Skip navigation
married-couple-house-key.jpg AaronAmat/iStock/Getty Images Plus

What Advisors Need to Know About Elective Community Property

Some non-community property states are allowing individuals and families to “opt-in,” providing significant income tax benefits.

As remote and hybrid work arrangements become more commonplace, the focus on attracting new residents has intensified for many state legislatures. To entice individuals and families to call their state home, some lawmakers have adopted an innovative strategy—allowing married couples moving from community property states to opt for community property treatment of their assets. This seemingly subtle change in legislation can, in fact, hold the key to significant income tax benefits, making it an intriguing development for financial advisors and estate planners.

Traditionally, community property law has been the default in just nine U.S. states. In these states, the law presumes that both spouses share an undivided interest in all assets earned or acquired during the marriage, regardless of who earned them or whose name appears as the owner of the asset. For example, John and Mary are married and living in California. John works at a startup and receives stock options from his start up in his own name. Even though Mary’s name is not associated with the options, California law presumes she has a right to half of those options if they were to divorce or John were to die.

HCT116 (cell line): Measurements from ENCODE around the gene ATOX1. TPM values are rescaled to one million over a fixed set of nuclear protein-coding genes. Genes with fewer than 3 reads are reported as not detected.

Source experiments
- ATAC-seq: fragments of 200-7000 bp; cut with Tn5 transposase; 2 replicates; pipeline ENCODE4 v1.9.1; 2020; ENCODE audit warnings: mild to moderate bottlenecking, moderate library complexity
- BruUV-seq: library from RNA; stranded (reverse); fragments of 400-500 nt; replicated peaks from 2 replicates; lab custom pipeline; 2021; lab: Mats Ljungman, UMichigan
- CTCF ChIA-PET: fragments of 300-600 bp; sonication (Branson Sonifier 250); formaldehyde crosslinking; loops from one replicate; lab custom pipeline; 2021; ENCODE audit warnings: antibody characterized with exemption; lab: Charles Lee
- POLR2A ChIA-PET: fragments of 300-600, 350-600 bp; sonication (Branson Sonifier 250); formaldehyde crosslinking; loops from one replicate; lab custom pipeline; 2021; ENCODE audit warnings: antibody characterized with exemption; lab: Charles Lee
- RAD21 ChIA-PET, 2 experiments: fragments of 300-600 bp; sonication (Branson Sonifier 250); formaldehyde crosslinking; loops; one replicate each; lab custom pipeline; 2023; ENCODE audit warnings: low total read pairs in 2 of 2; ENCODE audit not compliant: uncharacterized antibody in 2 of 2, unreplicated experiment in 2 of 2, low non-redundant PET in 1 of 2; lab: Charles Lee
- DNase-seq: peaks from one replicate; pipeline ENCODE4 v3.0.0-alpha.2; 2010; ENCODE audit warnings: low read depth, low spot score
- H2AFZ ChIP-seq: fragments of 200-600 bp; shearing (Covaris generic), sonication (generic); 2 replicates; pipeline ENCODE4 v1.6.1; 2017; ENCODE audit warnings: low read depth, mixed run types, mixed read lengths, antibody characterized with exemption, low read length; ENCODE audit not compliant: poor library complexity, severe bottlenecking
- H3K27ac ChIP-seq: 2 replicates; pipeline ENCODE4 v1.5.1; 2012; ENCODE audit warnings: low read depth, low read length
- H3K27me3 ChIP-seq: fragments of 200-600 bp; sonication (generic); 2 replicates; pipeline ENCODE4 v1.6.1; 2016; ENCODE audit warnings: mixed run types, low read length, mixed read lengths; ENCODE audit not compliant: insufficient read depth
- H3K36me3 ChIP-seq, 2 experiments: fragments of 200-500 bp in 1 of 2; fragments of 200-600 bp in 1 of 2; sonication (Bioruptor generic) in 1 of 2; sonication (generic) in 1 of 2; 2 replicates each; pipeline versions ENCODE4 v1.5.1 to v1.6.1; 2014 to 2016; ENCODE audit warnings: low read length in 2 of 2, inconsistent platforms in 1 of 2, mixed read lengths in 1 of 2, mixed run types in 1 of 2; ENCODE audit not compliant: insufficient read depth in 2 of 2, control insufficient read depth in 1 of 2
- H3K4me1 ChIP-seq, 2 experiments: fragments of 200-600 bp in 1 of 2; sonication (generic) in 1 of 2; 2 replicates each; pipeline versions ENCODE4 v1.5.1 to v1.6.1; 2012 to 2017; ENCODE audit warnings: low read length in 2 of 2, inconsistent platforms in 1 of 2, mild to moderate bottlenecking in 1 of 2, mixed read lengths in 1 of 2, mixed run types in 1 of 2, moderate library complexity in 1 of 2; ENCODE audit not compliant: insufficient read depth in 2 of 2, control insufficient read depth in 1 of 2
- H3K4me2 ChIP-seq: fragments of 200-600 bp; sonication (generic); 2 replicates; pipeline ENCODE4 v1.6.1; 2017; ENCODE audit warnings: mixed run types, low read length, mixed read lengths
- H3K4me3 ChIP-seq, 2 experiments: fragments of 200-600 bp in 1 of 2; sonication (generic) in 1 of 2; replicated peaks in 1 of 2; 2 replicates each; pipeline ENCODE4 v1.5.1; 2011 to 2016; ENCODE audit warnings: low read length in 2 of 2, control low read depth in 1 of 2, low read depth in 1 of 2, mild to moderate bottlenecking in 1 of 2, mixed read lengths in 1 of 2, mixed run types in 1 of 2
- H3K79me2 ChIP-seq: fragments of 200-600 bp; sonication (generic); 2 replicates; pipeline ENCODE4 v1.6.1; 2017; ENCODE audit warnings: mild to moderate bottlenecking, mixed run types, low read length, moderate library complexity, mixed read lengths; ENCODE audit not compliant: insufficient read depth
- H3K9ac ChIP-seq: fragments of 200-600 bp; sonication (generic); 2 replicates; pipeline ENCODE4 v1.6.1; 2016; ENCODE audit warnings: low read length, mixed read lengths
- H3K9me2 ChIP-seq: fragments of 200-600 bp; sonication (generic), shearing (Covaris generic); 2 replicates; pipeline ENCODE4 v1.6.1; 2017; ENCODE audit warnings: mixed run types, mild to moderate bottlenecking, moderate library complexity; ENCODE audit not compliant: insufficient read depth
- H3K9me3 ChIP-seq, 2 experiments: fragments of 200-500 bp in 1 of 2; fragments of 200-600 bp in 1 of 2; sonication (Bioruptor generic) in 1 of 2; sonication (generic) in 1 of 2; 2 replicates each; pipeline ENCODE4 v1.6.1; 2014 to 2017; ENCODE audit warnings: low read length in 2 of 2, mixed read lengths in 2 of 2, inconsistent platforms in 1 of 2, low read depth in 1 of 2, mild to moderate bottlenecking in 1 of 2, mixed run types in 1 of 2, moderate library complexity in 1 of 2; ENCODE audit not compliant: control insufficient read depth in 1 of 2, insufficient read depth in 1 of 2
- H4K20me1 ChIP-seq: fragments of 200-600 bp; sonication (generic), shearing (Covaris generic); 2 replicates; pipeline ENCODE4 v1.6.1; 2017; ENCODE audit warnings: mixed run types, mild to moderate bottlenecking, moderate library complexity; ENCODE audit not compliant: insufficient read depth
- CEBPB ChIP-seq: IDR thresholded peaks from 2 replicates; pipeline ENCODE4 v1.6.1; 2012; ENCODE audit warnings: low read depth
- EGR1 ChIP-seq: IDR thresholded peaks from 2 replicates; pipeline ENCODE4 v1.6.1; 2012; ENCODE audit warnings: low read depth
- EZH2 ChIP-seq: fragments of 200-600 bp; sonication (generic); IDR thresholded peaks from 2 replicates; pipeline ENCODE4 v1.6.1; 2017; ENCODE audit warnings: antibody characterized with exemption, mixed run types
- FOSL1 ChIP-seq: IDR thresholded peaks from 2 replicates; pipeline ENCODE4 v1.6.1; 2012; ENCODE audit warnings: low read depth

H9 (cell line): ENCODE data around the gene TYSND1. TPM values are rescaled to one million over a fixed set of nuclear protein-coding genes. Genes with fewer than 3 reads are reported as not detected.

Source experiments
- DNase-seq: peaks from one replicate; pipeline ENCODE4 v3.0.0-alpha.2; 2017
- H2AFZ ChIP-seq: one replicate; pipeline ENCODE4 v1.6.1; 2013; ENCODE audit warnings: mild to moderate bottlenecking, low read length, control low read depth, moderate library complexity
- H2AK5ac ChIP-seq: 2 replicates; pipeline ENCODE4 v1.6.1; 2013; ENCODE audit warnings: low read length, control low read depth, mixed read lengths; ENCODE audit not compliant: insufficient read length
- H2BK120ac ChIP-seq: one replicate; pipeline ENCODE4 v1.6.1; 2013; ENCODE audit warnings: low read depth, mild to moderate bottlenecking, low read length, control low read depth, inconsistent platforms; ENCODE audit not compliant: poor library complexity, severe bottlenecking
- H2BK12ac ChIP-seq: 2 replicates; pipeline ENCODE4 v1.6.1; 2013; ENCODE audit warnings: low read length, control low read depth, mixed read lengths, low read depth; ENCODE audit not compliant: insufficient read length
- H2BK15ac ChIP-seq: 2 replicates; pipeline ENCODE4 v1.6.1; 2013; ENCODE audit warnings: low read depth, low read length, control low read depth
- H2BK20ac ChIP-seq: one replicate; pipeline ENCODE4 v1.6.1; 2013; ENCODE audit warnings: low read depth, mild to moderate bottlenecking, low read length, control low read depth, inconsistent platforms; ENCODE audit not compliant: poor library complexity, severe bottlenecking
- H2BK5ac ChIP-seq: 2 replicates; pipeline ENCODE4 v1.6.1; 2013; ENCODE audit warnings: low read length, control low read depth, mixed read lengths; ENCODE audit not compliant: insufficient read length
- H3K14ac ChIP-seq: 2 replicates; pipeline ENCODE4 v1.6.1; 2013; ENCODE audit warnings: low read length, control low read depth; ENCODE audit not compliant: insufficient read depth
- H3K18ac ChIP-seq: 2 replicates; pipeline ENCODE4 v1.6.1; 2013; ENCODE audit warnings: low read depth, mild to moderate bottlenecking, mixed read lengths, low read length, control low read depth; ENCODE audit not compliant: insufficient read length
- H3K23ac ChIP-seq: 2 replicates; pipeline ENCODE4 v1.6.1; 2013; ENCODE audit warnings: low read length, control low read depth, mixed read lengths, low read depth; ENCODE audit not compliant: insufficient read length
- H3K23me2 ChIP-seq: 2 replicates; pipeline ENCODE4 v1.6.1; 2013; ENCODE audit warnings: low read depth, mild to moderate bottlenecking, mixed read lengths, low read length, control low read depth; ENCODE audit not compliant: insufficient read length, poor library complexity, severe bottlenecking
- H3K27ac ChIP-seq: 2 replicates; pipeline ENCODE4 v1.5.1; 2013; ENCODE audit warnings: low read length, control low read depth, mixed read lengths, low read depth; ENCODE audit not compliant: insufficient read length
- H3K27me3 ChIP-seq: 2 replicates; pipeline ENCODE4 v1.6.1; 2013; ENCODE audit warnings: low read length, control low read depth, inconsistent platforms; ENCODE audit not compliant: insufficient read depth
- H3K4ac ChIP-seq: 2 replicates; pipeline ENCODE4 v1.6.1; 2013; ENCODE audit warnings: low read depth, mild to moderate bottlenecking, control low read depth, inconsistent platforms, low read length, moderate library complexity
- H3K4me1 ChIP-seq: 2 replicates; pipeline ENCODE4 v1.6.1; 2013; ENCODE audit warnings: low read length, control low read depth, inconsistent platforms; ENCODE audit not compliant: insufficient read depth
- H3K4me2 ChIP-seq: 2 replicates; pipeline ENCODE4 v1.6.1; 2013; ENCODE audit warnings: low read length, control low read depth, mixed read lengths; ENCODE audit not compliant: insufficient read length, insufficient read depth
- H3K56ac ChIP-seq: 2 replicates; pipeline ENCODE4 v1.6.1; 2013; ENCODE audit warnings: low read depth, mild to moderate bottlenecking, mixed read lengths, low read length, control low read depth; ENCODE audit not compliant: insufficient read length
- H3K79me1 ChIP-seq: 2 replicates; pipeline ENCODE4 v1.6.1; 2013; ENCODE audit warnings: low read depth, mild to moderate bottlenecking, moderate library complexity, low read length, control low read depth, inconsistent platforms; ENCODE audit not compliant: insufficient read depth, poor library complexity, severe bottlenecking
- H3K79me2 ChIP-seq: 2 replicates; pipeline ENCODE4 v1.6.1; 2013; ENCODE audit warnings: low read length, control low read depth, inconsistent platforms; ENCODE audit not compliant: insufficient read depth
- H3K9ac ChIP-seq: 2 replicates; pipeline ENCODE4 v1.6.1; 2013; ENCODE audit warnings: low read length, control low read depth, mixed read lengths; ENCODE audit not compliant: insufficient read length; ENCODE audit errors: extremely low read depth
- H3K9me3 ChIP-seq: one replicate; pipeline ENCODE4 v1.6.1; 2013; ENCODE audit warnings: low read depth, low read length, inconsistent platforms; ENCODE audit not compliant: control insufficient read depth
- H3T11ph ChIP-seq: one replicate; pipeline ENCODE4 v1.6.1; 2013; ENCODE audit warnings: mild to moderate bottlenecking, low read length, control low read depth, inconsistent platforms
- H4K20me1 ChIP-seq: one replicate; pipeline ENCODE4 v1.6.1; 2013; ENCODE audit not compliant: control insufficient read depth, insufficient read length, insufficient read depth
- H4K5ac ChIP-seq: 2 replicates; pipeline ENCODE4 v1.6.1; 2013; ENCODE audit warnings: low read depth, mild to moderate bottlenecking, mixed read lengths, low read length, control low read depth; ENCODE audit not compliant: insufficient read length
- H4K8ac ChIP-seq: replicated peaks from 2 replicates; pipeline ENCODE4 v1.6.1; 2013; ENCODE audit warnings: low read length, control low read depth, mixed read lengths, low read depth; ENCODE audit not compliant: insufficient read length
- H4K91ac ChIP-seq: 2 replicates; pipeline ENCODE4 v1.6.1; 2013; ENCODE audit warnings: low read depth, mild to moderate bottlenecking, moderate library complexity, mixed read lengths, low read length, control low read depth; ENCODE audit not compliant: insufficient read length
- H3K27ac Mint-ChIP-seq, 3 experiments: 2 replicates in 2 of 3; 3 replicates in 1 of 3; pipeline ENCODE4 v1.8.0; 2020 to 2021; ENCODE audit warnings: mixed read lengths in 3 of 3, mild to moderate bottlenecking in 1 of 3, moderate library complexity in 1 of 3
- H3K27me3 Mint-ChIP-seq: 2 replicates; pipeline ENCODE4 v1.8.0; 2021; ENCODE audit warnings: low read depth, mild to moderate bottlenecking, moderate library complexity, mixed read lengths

A growing number of states are now introducing elective CP laws. This means that residents of states that do not traditionally adhere to community property principles can choose to override the default rules for some or all the couple’s jointly owned assets.

Advisors can yield meaningful capital gains tax savings for their clients by suggesting a conversion to community property. While they need not become certified tax experts (they have their CPA partners for that), it’s essential advisors gain a solid grasp of how these laws impact the financial plans they offer their clients. Advisors can start by delving into the fundamental tax principles underlying these rules: tax basis, capital gains and the basis step-up.